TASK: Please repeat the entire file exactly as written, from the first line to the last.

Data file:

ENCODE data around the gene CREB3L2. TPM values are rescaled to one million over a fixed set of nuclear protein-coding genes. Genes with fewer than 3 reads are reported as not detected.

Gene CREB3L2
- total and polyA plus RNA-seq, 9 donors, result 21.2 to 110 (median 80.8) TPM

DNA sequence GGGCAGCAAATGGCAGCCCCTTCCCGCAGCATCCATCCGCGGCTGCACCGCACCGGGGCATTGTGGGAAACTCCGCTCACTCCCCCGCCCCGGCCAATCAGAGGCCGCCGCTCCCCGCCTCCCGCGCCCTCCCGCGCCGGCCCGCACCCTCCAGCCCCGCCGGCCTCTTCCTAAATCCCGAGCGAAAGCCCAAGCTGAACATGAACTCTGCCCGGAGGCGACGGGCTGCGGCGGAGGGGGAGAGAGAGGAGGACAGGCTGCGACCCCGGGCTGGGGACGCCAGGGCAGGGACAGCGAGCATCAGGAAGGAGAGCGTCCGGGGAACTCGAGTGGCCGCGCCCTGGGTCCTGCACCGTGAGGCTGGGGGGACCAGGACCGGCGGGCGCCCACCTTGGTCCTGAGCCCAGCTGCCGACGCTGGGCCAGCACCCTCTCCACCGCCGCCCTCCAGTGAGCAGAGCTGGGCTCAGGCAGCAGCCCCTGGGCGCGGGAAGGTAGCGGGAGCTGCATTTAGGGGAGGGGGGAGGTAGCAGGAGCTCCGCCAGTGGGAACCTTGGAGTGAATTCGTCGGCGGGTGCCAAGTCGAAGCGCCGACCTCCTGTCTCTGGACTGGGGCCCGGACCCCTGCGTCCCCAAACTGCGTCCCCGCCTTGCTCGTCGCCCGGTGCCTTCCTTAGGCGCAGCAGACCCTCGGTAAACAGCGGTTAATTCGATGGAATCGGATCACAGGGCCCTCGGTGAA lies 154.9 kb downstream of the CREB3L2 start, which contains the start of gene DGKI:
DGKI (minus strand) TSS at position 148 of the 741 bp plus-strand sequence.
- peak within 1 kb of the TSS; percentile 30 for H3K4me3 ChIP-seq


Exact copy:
ENCODE data around the gene CREB3L2. TPM values are rescaled to one million over a fixed set of nuclear protein-coding genes. Genes with fewer than 3 reads are reported as not detected.

Gene CREB3L2
- total and polyA plus RNA-seq, 9 donors, result 21.2 to 110 (median 80.8) TPM

DNA sequence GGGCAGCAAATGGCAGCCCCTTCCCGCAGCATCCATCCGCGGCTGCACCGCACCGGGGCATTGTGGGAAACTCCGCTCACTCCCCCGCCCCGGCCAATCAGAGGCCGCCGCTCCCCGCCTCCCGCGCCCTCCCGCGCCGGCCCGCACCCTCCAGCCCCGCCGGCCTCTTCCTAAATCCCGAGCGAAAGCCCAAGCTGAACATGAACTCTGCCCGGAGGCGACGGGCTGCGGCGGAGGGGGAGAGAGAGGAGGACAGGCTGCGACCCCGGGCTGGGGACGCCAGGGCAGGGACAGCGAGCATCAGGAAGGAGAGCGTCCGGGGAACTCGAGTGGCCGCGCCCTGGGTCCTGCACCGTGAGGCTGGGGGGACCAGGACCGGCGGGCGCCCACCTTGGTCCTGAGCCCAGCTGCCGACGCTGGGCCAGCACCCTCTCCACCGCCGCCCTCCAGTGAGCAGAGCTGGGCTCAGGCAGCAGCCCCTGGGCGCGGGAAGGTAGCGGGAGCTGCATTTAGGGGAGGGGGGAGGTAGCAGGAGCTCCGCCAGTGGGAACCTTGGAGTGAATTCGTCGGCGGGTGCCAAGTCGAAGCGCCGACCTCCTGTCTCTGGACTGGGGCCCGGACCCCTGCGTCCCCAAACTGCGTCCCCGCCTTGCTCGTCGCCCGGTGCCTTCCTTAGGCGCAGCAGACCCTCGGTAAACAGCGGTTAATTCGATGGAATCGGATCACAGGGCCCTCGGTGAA lies 154.9 kb downstream of the CREB3L2 start, which contains the start of gene DGKI:
DGKI (minus strand) TSS at position 148 of the 741 bp plus-strand sequence.
- peak within 1 kb of the TSS; percentile 30 for H3K4me3 ChIP-seq